At one time or another, everyone can relate to the sentiment, “I wish I would have known.” Having all the critical information beforehand can often reduce or eliminate an unfortunate outcome.
When pet owners have all the right tools, they can make the best possible decisions for the health of their pet. This is definitely true with pet dental care. While it’s universally accepted that caring for an animal’s teeth and gums contributes to overall health and wellness, it’s never a bad thing to question: is it really necessary and what exactly does my pet need?
Bad Breath, Red Flag
By the time a pet owner notices bad breath, it’s likely that there are significant problems already happening inside a pet’s mouth. Don’t worry, your pet isn’t alone. With the majority of pets over the age of three showing symptoms of periodontal disease, it’s time to get started with pet dental care. This is also an opportunity to invest in long-term health.
When food particles and bacteria are left on your pet’s teeth and gums, they form a film called plaque. Over time, this film hardens, calcifies, and is known as tartar. Occurring beneath the gums, tartar leads to gingivitis, which causes bleeding, swelling, and foul breath. Periodontal (gum) disease occurs when the tooth, root, and gum structure begin to break down. This can be very painful and eventually results in the loss of teeth.
This sounds bad enough, right? Unfortunately, without intervention, the oral bacteria that causes so much damage can leach into the bloodstream, potentially damaging the heart, liver, and kidneys.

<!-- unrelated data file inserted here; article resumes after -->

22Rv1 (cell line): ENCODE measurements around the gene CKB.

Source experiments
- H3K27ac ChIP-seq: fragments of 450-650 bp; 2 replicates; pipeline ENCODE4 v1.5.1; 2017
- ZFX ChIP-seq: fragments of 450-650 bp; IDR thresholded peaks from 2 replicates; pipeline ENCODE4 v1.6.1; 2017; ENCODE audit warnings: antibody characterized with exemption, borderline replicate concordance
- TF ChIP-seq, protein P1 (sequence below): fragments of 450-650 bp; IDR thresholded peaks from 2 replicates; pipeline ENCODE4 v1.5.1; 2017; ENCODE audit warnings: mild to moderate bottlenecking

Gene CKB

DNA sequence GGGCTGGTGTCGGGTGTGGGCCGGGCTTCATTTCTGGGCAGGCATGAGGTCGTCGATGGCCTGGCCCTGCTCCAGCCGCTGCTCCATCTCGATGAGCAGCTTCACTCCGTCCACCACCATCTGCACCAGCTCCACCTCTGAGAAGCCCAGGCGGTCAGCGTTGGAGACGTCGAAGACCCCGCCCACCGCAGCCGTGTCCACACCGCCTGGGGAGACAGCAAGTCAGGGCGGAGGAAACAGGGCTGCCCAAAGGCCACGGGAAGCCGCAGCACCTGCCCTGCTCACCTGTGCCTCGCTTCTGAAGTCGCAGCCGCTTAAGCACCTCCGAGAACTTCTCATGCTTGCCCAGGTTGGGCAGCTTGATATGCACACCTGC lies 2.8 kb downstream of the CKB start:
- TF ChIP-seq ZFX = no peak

Keeping up with your pet’s yearly (or biannual) wellness exam aids tremendously in the prevention of oral disease and systemic illness. We take a peek inside your pet’s mouth and decide whether a full pet dental care exam is needed.
Pet Dental Care Adds Up
Brushing your pet’s teeth every day might seem like one more chore, but when you both get used to it, the contribution to your pet’s longevity is far-reaching. We can help you find the right pet toothpaste, toothbrush, rinses, dental treats, and other products recommended by the Veterinary Oral Health Council.
Another critical component of pet dental care is professional cleanings twice a year. Like us, pets benefit from regular scalings and polishings. Plus, when anesthetized, we can acquire a full set of digital x-rays to help us understand what’s truly happening beneath the gum line. Please let us know if you have any questions about dental procedures and routine pet dental care.
Owners of small dogs or breeds with shorter snouts and cramped jaws might see more plaque and tartar buildup. This can lead to periodontal disease more quickly than in other pets, so daily care is critical. However, daily brushing and regular professional care are vital for animals of all sizes.
Our veterinarians and staff remain on the cutting edge of pet dental care. If you have any questions or concerns about the technological advances in pet dentistry or how your pet may benefit, we’re always here for you.